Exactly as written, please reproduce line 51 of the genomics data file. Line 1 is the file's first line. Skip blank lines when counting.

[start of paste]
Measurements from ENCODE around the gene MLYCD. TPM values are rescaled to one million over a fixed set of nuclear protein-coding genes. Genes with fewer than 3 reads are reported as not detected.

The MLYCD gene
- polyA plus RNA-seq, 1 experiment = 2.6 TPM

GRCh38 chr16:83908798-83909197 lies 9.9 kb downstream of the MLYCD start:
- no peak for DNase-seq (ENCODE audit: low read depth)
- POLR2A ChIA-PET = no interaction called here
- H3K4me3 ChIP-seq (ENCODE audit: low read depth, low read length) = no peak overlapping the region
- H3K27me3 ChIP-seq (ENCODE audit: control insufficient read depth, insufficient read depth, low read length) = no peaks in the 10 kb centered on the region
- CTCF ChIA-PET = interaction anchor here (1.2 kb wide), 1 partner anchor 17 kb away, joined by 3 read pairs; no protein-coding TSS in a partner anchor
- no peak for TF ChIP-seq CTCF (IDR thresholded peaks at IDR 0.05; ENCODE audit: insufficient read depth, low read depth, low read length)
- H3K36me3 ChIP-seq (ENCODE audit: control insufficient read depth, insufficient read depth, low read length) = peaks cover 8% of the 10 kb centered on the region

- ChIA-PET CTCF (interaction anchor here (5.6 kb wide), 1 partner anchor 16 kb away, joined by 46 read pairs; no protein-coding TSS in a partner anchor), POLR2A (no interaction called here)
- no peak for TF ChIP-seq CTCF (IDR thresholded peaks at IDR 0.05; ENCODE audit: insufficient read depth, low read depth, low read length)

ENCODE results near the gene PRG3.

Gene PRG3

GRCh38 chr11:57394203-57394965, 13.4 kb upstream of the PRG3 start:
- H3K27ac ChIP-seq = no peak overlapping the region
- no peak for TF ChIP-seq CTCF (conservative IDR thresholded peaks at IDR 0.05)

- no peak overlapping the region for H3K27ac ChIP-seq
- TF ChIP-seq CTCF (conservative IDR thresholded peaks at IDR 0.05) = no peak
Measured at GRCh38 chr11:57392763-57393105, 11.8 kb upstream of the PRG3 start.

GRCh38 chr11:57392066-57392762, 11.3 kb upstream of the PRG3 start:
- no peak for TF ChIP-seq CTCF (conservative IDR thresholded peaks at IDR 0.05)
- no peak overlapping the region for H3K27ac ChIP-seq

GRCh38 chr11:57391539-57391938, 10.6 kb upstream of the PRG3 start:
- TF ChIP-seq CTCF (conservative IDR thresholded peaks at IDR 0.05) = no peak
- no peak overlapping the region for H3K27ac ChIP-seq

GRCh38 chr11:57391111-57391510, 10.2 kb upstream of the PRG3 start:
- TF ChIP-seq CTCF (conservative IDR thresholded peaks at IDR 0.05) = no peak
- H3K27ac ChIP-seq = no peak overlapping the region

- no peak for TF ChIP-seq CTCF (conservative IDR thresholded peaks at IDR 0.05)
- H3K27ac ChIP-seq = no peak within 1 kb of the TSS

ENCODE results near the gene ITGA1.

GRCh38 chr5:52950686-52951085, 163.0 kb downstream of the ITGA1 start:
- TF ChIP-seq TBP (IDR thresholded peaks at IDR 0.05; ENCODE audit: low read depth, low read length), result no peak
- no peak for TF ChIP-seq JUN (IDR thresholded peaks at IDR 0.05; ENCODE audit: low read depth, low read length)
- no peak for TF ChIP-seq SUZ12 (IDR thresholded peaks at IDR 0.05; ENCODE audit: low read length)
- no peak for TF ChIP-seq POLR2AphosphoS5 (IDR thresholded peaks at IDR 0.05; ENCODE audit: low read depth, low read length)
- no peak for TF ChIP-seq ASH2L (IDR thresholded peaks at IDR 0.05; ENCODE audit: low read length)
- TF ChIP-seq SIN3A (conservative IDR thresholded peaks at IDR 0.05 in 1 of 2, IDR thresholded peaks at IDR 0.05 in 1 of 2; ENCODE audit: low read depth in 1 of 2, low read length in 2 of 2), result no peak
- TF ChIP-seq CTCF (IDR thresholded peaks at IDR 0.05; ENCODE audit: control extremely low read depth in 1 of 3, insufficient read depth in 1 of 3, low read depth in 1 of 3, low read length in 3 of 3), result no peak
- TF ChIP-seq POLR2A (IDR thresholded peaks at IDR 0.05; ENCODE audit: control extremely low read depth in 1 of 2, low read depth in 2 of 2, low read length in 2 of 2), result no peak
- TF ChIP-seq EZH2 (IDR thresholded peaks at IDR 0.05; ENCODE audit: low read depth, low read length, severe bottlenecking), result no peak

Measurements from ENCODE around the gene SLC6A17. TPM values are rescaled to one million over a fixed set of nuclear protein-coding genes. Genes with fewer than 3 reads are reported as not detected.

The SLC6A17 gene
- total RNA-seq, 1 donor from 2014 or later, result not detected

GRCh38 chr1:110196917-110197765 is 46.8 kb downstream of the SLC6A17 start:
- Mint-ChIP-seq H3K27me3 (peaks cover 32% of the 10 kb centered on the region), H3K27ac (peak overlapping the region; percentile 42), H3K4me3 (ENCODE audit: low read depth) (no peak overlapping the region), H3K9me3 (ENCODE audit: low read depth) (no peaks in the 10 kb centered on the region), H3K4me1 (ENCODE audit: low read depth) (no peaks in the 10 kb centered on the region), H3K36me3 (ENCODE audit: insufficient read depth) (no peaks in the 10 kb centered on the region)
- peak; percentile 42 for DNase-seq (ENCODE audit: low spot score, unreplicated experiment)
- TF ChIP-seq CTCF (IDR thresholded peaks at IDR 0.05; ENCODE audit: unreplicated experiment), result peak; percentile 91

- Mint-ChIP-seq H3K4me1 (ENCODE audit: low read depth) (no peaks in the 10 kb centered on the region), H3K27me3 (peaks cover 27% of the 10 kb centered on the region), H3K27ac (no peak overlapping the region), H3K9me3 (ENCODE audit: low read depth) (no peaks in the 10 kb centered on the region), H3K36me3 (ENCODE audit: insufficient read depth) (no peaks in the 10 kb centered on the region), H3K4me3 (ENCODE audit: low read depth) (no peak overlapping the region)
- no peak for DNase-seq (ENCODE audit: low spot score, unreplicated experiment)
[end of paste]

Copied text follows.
- Mint-ChIP-seq H3K4me1 (ENCODE audit: low read depth) (no peaks in the 10 kb centered on the region), H3K27me3 (peaks cover 27% of the 10 kb centered on the region), H3K27ac (no peak overlapping the region), H3K9me3 (ENCODE audit: low read depth) (no peaks in the 10 kb centered on the region), H3K36me3 (ENCODE audit: insufficient read depth) (no peaks in the 10 kb centered on the region), H3K4me3 (ENCODE audit: low read depth) (no peak overlapping the region)